U.S. and European hedge funds register in the Cayman Islands to attract global investors, as it is often more tax efficient for them to invest through offshore locations than to invest directly in a domestic hedge fund.
There are more hedge funds domiciled in the Caymans than in any other jurisdiction, including competitors British Virgin Islands and Bermuda, and CIMA has been pushing to maintain that lead.
The industry growth comes despite a year-long financial market credit crisis that has caused many hedge funds to post slumping returns.
Still, there hasn't been "a significant spike" in fund terminations, according to Walkers, a major Cayman law firm whose clients include many hedge funds.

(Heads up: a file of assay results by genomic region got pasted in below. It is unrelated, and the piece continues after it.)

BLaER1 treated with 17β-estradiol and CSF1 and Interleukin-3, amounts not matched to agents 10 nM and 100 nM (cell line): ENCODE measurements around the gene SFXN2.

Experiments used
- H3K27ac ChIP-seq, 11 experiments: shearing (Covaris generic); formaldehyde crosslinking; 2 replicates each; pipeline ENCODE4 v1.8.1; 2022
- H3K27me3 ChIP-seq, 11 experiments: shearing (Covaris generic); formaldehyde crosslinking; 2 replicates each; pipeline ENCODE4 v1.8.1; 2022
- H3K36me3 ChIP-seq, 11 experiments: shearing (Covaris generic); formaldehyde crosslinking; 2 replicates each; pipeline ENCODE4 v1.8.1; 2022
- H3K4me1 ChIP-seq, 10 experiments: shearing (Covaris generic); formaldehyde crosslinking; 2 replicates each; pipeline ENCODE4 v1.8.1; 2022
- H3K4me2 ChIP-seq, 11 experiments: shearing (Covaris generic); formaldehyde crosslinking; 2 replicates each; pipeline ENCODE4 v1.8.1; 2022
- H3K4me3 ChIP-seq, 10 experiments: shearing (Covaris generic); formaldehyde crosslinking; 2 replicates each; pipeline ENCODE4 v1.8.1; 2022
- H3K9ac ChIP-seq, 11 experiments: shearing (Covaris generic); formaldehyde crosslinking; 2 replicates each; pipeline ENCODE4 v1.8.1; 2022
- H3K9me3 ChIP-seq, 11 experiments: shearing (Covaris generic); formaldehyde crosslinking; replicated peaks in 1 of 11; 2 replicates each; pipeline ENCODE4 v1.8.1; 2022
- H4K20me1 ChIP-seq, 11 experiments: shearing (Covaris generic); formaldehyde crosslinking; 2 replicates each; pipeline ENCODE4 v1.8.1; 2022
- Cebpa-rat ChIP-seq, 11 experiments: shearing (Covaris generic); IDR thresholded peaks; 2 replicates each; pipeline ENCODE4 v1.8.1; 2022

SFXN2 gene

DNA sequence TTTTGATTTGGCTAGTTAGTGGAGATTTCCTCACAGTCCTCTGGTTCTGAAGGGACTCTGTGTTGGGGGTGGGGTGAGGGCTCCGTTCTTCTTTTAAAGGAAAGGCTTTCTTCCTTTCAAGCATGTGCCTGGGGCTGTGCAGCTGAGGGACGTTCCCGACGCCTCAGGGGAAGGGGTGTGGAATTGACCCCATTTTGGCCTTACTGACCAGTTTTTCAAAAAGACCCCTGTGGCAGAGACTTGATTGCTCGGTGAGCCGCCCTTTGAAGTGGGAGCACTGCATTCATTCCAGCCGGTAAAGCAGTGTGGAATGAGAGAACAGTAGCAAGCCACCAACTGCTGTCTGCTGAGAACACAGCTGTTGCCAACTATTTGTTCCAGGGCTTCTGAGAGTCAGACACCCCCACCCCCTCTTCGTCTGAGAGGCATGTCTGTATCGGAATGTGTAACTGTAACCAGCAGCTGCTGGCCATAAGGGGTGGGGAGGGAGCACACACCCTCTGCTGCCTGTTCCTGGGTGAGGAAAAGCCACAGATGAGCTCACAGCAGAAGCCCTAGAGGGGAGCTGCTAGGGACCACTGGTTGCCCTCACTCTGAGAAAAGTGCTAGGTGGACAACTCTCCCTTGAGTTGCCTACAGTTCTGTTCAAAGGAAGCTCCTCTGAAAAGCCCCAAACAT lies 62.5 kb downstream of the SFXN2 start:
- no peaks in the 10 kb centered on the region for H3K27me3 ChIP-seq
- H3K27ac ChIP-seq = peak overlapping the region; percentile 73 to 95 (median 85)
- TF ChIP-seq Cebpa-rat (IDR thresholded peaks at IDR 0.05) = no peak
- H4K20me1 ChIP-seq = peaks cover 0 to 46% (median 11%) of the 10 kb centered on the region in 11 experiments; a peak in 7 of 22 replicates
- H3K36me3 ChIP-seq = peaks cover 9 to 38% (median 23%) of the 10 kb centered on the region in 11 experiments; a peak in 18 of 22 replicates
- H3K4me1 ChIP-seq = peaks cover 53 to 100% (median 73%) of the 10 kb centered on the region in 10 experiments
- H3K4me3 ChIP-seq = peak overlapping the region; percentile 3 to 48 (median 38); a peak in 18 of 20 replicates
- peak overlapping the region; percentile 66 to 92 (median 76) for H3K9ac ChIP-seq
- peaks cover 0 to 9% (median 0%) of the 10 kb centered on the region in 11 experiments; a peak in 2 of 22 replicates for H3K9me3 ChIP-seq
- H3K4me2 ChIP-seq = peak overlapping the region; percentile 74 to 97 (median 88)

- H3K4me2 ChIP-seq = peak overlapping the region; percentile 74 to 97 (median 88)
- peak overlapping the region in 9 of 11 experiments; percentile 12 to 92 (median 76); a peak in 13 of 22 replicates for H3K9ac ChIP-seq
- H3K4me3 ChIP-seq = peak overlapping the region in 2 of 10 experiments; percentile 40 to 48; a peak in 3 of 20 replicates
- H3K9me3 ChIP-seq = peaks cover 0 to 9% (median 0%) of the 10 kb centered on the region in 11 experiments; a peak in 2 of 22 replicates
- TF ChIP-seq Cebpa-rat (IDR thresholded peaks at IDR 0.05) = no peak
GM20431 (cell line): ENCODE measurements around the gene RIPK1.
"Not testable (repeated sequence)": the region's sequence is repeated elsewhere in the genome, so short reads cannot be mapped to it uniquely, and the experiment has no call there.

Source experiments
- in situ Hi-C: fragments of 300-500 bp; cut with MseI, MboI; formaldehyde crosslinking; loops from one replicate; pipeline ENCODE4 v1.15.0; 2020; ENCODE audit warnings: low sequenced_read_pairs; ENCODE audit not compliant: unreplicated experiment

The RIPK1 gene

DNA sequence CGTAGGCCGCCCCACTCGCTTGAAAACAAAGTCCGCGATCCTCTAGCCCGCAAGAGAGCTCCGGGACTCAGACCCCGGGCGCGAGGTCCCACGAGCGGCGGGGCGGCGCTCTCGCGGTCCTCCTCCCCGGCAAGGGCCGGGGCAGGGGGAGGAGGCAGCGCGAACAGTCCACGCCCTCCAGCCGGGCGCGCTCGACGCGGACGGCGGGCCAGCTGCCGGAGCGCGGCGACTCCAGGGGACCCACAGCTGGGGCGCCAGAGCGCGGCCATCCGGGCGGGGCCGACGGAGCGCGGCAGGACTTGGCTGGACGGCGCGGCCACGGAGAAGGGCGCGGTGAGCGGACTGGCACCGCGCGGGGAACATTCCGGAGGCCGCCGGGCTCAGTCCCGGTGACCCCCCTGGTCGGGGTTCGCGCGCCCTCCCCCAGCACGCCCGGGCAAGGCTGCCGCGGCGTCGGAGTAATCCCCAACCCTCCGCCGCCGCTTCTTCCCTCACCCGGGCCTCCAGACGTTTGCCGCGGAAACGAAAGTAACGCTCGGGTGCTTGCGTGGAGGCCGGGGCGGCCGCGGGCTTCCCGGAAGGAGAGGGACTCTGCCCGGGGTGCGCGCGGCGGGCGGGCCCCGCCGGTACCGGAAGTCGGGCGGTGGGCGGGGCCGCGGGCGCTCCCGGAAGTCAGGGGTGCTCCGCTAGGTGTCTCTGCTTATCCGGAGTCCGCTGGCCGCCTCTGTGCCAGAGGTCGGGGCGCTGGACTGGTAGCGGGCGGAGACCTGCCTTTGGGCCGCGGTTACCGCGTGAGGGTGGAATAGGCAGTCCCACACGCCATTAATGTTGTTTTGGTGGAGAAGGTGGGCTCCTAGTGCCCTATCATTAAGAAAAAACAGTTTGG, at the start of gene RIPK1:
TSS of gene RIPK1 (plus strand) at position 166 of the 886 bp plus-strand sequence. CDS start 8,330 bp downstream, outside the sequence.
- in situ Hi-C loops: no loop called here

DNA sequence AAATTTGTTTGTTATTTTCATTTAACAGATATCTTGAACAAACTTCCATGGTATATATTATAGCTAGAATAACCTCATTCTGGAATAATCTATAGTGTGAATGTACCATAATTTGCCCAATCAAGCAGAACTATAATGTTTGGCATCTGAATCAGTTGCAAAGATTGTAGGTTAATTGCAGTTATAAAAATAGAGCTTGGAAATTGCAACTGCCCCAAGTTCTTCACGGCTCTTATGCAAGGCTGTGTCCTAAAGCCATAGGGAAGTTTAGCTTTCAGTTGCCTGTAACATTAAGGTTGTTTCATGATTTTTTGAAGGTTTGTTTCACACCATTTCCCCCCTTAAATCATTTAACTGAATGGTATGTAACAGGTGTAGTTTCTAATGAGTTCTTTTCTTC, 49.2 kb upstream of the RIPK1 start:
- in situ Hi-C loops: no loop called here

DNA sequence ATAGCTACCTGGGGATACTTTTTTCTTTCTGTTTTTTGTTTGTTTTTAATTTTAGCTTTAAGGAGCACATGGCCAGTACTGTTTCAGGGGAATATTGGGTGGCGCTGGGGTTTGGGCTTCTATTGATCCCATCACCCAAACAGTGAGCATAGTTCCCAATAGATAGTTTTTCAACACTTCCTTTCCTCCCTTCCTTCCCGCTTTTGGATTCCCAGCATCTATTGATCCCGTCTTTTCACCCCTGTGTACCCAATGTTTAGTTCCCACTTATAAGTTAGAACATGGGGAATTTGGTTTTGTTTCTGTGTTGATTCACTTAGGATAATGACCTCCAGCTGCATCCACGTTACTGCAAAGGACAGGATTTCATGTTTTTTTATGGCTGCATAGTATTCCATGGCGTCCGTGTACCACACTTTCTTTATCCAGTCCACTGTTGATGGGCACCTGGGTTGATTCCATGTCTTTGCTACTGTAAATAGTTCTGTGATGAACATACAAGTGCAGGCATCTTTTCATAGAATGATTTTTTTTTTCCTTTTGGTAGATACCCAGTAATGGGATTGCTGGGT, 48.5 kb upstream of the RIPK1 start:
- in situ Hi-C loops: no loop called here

"There have been some forced closures; but in cases where funds are struggling, the managers we work with are being pro-active by placing hard-to-value securities in side pockets, suspending redemptions and imposing (redemption) gates," said Walkers attorney Nick Rogers in a statement. "Such measures may enable a fund in distress to ride out the storm or to wind down its affairs in an orderly manner."
While Cayman authorities in recent years have made a major effort to cooperate with U.S. investigators into possible tax fraud through offshore tax havens, they still face criticism from U.S. lawmakers.
The U.S. Government Accountability Office recently found that there is one mutual fund or hedge fund for every five residents in the Cayman Islands, prompting some lawmakers on the Senate Finance Committee last week to call for stronger laws to prevent tax cheating.